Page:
POOR LITTLE PAULA by Ellen Komp © 2001
As the recall campaign against Marin District Attorney Paula Kamena has progressed, the DA has publicly called her family court opponents "thugs" and suggested her medical marijuana opponents are dealing drugs to children. Speculating about the $15,000 Lynnette Shaw of the Marin Alliance for Medical Marijuana used to fund the recall, "Until they come out of the shadows and we know who they are, then we might be led to believe this recall effort is perhaps supported by drug dealers." Kamena  said at a Feb. 7 press conference in San Rafael, as reported in the Marin Independent Journal.  "If they sell marijuana, do they pay taxes? Do they sell the drug to our kids?" she wondered aloud to the San Francisco Daily Journal for a March 15 article.

Kamena is on record poor-mouthing to the press while she accuses Shaw of making money hand over fist. "That pot clinic brings in more than a million dollars a year, and I make just over $100,000," she "angrily" told the Daily Journal.

This is interesting since, according to California form 700 filed by Kamena filed on April 1 at the Fair Political Practices Commission in Sacramento and the County of Marin elections office, Kamena and her husband Mark are worth between $3 million and $5 million, or more, and made stock purchases between $158,000 and $1.5 million in the year 2000. The Mark and Paula Kamena Revocable Trust lists real estate holdings valued at over $3.2 million, including a million-dollar Union Bank in Oakland and a Baker's Square in San Leandro. Kamena takes rental from each property yearly. Last year she reported this income as $30,000 or more.

Kamena owns stock in oil companies and pipelines, automobiles and rubber, high tech and wood products. It should be noted that the similarly sooty Don Solem the PR pro Kamena hired to run her campaign, is a notorious oil industry lobbyist who was the Northern California coordinator of the "No on 15" committee formed to defeat the anti-nuclear initiative on the 1979 California ballot. The high-ticket Solem was once the executive director of the state Democratic Party and a top aide to George Moscone while the late San Francisco mayor was the state Senate majority leader. Under Moscone, Solem worked on efforts in the California legislature to decriminalize marijuana in the 1970s. Later, he teamed with business leaders to defeat growth control and rent control propositions around the state.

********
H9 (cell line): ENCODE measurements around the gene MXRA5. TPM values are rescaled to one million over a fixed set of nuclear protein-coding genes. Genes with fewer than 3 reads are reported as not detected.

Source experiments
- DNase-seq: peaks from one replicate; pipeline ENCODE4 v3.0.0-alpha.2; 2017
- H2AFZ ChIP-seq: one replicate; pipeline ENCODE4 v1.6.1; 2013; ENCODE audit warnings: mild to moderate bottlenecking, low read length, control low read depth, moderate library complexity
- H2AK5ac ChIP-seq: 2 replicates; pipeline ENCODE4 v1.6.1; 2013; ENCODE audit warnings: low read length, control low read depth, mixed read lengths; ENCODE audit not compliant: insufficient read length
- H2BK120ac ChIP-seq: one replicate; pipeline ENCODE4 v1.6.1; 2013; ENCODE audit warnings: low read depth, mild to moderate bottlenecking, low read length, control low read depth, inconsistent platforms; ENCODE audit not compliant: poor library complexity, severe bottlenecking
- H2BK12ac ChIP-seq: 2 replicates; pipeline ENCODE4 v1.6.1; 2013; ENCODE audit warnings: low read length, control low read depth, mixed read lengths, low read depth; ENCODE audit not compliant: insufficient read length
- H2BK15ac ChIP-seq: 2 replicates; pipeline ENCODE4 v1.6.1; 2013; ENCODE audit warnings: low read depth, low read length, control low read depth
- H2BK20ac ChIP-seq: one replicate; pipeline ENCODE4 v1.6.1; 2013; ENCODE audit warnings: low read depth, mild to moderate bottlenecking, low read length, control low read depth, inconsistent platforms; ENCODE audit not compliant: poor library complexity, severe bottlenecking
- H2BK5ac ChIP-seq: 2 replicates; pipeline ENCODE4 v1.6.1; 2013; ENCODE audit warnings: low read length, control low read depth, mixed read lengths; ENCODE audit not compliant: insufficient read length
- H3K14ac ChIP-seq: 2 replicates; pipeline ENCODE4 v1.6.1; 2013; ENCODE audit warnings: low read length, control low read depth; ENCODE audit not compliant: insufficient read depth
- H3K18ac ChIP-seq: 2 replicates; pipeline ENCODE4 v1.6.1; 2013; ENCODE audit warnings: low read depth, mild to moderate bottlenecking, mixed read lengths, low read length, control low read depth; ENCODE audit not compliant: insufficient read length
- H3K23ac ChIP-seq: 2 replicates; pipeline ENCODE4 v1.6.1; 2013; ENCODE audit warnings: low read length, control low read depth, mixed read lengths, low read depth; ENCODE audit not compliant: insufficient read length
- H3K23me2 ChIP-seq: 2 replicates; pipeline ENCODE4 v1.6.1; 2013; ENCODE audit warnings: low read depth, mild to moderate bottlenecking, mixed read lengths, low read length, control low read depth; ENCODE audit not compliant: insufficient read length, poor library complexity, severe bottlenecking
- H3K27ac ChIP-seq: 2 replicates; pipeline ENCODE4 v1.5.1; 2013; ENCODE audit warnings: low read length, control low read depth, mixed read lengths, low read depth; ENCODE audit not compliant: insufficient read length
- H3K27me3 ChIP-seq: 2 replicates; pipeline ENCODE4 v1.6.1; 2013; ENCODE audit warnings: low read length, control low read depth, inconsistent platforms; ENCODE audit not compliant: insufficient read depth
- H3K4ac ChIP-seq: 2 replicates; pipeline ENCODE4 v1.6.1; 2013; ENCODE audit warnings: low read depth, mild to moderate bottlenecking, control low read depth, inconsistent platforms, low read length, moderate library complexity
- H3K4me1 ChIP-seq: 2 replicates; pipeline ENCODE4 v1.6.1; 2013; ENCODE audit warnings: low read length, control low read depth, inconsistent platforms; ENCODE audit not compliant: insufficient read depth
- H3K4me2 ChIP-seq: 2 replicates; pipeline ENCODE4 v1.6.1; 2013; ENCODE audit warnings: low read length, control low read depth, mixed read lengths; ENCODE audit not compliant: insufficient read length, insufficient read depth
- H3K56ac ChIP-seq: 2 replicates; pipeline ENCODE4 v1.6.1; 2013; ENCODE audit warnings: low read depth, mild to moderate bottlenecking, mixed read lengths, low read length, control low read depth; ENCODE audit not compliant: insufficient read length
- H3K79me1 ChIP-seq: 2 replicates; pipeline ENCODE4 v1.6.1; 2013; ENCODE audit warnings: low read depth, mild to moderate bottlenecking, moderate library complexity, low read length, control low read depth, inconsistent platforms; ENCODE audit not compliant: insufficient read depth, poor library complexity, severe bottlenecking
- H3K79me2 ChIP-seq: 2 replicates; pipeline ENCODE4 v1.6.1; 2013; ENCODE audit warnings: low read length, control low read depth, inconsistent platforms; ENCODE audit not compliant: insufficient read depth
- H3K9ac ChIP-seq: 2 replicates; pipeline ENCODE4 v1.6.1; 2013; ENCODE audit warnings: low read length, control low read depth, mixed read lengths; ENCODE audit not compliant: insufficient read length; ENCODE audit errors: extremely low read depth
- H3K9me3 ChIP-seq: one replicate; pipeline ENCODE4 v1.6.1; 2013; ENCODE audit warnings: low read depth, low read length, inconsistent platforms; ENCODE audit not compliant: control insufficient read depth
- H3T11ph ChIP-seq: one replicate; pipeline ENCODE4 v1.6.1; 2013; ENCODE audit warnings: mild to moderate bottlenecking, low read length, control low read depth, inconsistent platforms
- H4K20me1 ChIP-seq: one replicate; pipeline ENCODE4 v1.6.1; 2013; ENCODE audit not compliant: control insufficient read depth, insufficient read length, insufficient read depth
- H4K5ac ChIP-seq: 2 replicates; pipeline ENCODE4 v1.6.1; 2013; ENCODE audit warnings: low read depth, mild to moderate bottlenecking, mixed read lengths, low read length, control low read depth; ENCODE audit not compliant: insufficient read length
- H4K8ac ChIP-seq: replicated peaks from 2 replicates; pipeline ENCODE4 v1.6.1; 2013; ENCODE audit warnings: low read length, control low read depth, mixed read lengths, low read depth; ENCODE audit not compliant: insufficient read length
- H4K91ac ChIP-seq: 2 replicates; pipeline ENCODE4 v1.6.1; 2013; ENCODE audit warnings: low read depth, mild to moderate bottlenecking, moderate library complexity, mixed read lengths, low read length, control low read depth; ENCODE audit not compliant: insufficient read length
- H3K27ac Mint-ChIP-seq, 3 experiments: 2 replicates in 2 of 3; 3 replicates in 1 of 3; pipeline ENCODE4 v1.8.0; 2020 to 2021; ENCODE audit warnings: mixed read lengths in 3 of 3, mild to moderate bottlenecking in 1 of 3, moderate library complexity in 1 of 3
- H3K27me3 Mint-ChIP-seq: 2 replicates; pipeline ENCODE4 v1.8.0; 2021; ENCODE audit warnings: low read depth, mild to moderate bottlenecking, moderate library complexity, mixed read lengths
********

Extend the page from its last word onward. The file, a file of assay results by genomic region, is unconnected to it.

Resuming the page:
Solem served as spokesman for the Chronicle Publishing Company (owners of the Chron and KRON-TV) during their recent sale to the Hearst corporation. Since hiring Solem, the Kamena campaign has enjoyed a plethora of positive press and some serious slamming of Shaw. SF Weekly's Matt Smith went on a two-week tirade against medical marijuana proponents, complete with a graphic of a machine-gun-toting pot grower. The Pacific Sun, which refused a story from this reporter, has dubbed the recall campaign a "witch hunt" on the basis of the family court claim that started it. The aforementioned Daily Journal article compared Kamena to the Lone Ranger wearing a white hat against the "black hats" of "dope dealers."

According to an independent audit of MAMM’s records conducted by CPA Richard Chinlund of San Rafael for the Town of Fairfax, the club did indeed have revenues of close to a million dollars in 2000. However, 70% of the clubs' $936,000 in proceeds last year, or $649,000, went back out in purchases to growers of the high-priced weed. According to Shaw, the cooperative must pay $3600-$4800/lb. for their marijuana from growers who can always sell their product on the black market for that price. After paying salaries, office expenses, insurance, payroll taxes, etc. the club's net income was $54,000. Shaw herself took $55,000 as the sole proprietor of the business. These figures jibe with Chinlund’s 1999 audit, which reports the club netted $41,000 on $670,000 in sales where another 70% went back to growers and Shaw was paid $37,000. To answer the question Kamena certainly must know: the club did not pay sales tax, and presumably the growers didn’t pay income taxes on their take. But that is one of the strongest reasons to end prohibition and not the fault of Shaw or her patients.

For all Kamena's grousing about Shaw's lack of record keeping, hers are somewhat sloppy. She failed to report amounts on some of her holdings, and several figures, funds and dates between her 1999 and 2000 form 700s don't match up. Quite strangely, the address for her trust is listed as the address of her district attorney's office: Hall of Justice, Room 130, San Rafael.

Kamena filed her 45-day report on April 7, showing she has raised almost $90,000, mostly from $100-$500 donations from local civil servants, attorneys, PACs, fellow California DAs, and several retired people. She has spent $24,000--$10,000 on Solem. That figure seems low for Solem, who told a Contra Costa grand jury in 1992 that $2.6 million in less than 6 years wasn't too much for his firm's PR services for their water district. The Daily News reports Solem advised Kamena to raise $200,000 to fight off her opponents.